Law of the Sea

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The First Parliamentary Debate on Human Rights at Sea: One Step Forward, Two Steps Back?

On Tuesday, 22 June 2021, the House of Lords debated for the first time the steps the UK has taken to protect human rights at sea. The debate was initiated by an oral question raised by Lord Teverson of Tregony who has been acting as Patron of the UK-based charity Human Rights at Sea. The founder and CEO of the charity, David Hammond, characterised the debate as ‘historic’ and underlined that “the public conversation has begun to mainstream ‘human rights at sea’”. Undoubtedly, the debate gave prominence to the protection of human rights at sea, a topic that continues to gather momentum in the scholarly debate (Papanicolopulu, 2018; Galani, 2020; Haines, 2021) and in practice (UNODC, The Geneva Declaration of Human Rights at Sea). Indeed, the time was ripe for such a debate in the UK, but a closer look at the responses of the UK Government could leave…

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Drowning Migrants in the Mediterranean and the ICCPR, Again

Last week 130 migrants perished off the coast of Libya, as their rubber boat capsized in the stormy Mediterranean. Some 750 migrants have died this year in trying to make the crossing. (See here for the IOM report, and here and here for the recent posts we had on this topic…

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Drowning in the Mediterranean: Time to think and act regionally

Europe, that is, the EU and its institutions, currently asserts the right to manage the movement of people across the Mediterranean, and with that comes responsibility, for special protection is owed to those whom it would manage. ‘Responsibility’ is multi-dimensional. Fault, in the sense of wilful or negligent conduct, may be relevant; or responsibility may follow from the…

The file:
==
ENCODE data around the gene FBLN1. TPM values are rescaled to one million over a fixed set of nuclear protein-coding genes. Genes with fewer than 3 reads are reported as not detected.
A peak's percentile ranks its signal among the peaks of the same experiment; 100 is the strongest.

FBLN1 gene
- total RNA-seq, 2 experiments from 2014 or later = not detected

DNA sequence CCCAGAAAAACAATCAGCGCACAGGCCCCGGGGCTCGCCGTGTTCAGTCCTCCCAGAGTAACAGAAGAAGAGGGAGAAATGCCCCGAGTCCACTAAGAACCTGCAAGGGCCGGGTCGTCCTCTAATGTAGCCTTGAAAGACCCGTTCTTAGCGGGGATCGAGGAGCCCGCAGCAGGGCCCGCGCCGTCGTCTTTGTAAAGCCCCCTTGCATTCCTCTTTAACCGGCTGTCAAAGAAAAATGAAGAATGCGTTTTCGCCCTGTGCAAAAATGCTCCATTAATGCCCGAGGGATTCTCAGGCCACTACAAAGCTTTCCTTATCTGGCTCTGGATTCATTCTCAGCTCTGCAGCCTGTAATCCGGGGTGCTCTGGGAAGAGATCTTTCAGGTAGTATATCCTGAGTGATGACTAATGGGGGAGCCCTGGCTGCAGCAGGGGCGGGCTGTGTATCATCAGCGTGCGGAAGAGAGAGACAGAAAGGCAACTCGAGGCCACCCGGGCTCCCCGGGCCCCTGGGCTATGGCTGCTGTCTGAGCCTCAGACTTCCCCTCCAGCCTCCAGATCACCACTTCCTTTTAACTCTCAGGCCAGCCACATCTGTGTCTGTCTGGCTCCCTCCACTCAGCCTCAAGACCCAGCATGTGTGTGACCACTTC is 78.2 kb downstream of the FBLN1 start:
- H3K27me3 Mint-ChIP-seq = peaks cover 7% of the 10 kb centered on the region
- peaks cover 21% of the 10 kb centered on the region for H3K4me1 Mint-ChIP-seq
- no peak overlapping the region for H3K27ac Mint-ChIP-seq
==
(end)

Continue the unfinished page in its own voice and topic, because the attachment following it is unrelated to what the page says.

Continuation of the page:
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Drowning Migrants, the Human Rights Committee, and Extraterritorial Human Rights Obligations

In this post I will analyse more extensively the two decisions of the UN Human Rights Committee that I flagged previously (A.S. and others v. Malta, CCPR/C/128/D/3043/2017 ; A.S. and others v. Italy, CCPR/C/130/DR/3042/2017), dealing with the failure of Malta and Italy to rescue a group of more than 200…

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Pandemics, Procedure and Participation: Hybrid Hearings in the Mauritius/Maldives Maritime Boundary Dispute

Introduction On 28 January 2021, an ITLOS Special Chamber delivered its Judgment on Preliminary Objections in the Dispute concerning delimitation of the maritime boundary between Mauritius and Maldives in the Indian Ocean (Mauritius/Maldives, PO Judgment). This progressive judgment has stirred rich academic debate, including Thin’s contribution on the legal effect of soft law…

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